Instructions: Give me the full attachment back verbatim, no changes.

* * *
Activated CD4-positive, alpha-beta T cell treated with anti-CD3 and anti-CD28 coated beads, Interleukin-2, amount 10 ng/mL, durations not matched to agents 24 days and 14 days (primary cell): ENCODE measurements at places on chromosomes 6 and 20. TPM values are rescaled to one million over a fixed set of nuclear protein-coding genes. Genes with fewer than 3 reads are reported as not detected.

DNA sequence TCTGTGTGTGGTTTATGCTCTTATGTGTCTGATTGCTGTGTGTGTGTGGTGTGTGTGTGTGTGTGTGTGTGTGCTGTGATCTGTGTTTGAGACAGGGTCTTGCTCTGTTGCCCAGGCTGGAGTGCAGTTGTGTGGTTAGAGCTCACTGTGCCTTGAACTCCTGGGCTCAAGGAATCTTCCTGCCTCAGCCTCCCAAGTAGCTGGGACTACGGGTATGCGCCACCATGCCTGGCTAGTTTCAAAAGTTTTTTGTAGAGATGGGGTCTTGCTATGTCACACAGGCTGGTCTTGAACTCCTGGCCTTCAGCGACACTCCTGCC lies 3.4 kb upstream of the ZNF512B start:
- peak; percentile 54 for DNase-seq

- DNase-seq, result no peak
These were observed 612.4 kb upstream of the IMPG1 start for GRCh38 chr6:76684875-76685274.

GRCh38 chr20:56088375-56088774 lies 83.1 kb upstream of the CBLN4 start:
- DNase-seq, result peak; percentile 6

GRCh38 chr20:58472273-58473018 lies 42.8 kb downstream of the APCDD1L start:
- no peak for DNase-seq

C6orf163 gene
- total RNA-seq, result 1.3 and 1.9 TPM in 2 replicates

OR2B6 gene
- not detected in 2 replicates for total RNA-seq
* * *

Activated CD4-positive, alpha-beta T cell treated with anti-CD3 and anti-CD28 coated beads, Interleukin-2, amount 10 ng/mL, durations not matched to agents 24 days and 14 days (primary cell): ENCODE measurements at places on chromosomes 6 and 20. TPM values are rescaled to one million over a fixed set of nuclear protein-coding genes. Genes with fewer than 3 reads are reported as not detected.

DNA sequence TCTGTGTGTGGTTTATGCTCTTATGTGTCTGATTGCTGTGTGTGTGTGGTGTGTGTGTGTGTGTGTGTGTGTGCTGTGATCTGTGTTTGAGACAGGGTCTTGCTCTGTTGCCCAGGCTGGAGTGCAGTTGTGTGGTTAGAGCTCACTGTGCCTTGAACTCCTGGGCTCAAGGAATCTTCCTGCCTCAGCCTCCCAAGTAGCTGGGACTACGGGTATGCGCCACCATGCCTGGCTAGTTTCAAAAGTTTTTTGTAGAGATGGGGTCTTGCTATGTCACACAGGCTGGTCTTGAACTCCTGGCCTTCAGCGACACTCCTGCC lies 3.4 kb upstream of the ZNF512B start:
- peak; percentile 54 for DNase-seq

- DNase-seq, result no peak
These were observed 612.4 kb upstream of the IMPG1 start for GRCh38 chr6:76684875-76685274.

GRCh38 chr20:56088375-56088774 lies 83.1 kb upstream of the CBLN4 start:
- DNase-seq, result peak; percentile 6

GRCh38 chr20:58472273-58473018 lies 42.8 kb downstream of the APCDD1L start:
- no peak for DNase-seq

C6orf163 gene
- total RNA-seq, result 1.3 and 1.9 TPM in 2 replicates

OR2B6 gene
- not detected in 2 replicates for total RNA-seq